A Dorchester community organizer is seeking to donate a memorial plaqque to a Savin Hill public tennis court to commemorate a woman who helped teach the sport to kids from the 1940s to the 1970s.
Heidi Moesinger, 28, is petitioning the Boston Parks and Recreation Department to mount the plaque at the Sean P. Sullivan Tennis Courts on Grampian Way in memory of Betty Johnson.
As of now, Moesinger’s project has the support of the Historical Society, the Tenacity youth program, state representative and mayoral candidate Marty Walsh, and City Councilor Frank Baker.
Before the Boston Parks Commission can approve her plan, however, Moesinger must still collect 100 signatures of support from nearby residents, as well as gain approval from the Columbia Savin Hill Civic Association.
Moesinger has now won the support of key figures in the community, but only after a prolonged discussion over whether Johnson alone was worthy of such an honor.
Moesinger’s original plan last spring was to dedicate the new tennis court backboard solely to Johnson, who began freely volunteering her time at Savin Hill Park in the 1940s.
This idea lead to initial resistance from the Dorchester Historical Society, which has been looking for more information on Johnson, but say records are scarce. President Earl Taylor said he believes Johnson taught children how to play tennis, but because she was a volunteer her services went undocumented.
“We can’t just give a sign to everyone,” Taylor said.
The Historical Society originally suggested the sign feature information on George Wright, a well- known major league slugger who once lived in Savin Hill. Though Wright played baseball, his two sons were both professional tennis champions. Beals and Irving Wright stayed briefly in their father’s home, but they spent much of their time competing in tennis matches around the globe. In 1910 they even played at Wimbledon.
However the Historical Society has since given its support to Moesinger to go forward with a memorial honoring Johnson exclusively.
“The Wright family is so popular, I think they should create a sign just for that family,” Moesinger said. “Betty Johnson was just a neighbor. The Wright family members are like celebrities.”
Johnson was instrumental in getting the city to put up the original wooden backboard for her students. This wooden backboard eventually burned down, but was replaced last spring by the Boston Parks and Recreations Department.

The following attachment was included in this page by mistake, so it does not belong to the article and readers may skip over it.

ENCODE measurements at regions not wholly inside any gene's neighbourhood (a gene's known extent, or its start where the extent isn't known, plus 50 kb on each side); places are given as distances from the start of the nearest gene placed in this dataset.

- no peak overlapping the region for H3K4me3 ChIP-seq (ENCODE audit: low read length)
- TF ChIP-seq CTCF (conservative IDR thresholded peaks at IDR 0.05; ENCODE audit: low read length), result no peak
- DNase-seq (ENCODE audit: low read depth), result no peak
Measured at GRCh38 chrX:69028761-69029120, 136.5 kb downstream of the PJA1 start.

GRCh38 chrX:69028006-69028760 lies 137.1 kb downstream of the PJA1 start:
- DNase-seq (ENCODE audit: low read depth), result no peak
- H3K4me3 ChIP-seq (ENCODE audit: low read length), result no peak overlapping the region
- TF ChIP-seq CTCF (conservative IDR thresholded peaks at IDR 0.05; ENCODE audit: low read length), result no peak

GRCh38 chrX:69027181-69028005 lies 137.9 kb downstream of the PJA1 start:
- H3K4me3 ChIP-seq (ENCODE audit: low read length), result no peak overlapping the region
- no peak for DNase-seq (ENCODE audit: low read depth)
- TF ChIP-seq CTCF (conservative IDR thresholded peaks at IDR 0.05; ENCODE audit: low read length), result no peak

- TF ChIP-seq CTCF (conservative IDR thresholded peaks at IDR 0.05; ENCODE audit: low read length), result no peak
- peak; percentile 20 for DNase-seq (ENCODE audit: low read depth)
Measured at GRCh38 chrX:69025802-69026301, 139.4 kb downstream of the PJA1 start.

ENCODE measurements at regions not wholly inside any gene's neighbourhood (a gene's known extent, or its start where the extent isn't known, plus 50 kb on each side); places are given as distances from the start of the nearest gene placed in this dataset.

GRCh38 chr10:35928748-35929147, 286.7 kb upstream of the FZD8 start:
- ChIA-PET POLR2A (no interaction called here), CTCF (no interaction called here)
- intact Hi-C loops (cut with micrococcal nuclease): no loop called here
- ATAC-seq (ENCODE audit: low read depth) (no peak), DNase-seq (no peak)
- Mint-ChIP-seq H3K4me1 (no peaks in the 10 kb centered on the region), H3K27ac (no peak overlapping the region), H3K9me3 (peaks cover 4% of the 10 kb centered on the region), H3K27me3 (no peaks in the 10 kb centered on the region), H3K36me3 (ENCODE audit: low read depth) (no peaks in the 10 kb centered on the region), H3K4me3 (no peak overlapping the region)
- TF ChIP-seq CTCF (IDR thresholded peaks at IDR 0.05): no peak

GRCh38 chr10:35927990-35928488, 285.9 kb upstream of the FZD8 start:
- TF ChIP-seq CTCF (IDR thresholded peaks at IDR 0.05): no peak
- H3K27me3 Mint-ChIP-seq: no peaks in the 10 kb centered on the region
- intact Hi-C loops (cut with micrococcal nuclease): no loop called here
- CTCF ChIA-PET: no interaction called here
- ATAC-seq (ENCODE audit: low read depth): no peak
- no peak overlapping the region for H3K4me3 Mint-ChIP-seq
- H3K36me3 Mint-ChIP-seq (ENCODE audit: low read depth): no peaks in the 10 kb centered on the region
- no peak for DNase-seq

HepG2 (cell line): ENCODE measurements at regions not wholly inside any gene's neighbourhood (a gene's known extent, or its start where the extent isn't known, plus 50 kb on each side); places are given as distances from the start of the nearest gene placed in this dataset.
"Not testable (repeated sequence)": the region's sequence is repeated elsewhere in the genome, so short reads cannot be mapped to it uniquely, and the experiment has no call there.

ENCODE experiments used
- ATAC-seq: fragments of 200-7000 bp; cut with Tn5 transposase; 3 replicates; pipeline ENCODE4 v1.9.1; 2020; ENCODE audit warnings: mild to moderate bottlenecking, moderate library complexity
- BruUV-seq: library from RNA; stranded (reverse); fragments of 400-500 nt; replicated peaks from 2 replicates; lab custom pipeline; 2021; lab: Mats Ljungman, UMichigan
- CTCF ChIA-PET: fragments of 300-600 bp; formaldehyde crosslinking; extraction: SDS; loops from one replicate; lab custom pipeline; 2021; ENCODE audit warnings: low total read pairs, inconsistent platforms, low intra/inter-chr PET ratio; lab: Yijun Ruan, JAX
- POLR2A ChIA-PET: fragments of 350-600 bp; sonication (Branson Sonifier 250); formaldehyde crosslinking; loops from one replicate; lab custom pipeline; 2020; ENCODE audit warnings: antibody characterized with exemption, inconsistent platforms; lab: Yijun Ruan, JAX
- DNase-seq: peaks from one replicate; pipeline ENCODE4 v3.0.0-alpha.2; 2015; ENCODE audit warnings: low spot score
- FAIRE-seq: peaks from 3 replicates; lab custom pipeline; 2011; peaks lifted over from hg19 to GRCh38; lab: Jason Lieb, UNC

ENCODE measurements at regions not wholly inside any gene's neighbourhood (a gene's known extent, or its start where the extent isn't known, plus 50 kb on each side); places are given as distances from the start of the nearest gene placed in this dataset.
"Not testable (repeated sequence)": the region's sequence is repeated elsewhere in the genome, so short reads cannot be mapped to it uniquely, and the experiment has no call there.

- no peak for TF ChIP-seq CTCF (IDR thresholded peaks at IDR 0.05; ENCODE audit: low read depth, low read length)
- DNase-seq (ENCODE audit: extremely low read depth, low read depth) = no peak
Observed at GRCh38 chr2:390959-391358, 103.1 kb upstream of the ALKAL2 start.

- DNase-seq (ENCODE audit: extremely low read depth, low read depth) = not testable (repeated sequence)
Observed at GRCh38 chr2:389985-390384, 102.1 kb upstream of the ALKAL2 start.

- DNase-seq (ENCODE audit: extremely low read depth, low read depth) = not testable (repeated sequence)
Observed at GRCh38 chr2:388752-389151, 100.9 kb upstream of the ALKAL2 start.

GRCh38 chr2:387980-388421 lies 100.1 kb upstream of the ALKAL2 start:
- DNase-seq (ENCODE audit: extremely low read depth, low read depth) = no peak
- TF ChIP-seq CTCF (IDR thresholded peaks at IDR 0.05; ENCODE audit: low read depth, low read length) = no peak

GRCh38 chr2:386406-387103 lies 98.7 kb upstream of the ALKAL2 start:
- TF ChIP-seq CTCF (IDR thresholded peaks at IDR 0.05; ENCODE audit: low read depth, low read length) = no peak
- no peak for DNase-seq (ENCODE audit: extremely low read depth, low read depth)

Around Savin Hill, Johnson is still readily remembered. “A lot of people here took lessons with her, and she put a lot of her time and energy into teaching tennis to so many people for basically free,” Moesinger said.
One of the children who benefitted was Savin Hill native Mary Ellen J. O'Sullivan, 55, a teacher for Boston Public Schools. “She had lots of kids involved in the program,” O’Sullivan recalled. “They had to pay twenty-five cents so she could buy the tennis balls.
“Betty took it upon herself to teach the younger kids coming up the game of tennis,” she added. “She was a very petite woman, with a bun. She always wore her white tennis outfits. She was very professional.”
O’Sullivan noted that when Johnson taught the sport, female tennis players weren’t as abundant as they are today. “When she was growing up and when she began her tennis career women weren't accepted on the national stage of tennis.”
Moesinger’s grandmother, Dolores Miller, now 90, remembers moving across the street from Johnson on Evandale Terrace in 1959.
“She was a true community person that did what needed to be done, and a great neighbor,” Miller said. “When she would start the lessons she would bring the brooms, and everybody had to sweep up. She taught them how to keep the courts clean.”
By the 1970s the city of Boston hired a new tennis teacher and Johnson resigned. She continued to live on Evandale Terrace, where she would often sit on her porch and converse with neighbors until her death in the 1990s.
Bill Hickey, 56, of Savin Hill, regularly practices his swing on the new backboard. “She did a great thing for the kids,” he said. “She should have a memorial. It’s fitting.”
This article is being published under an arrangement between the Boston Globe and Emerson College.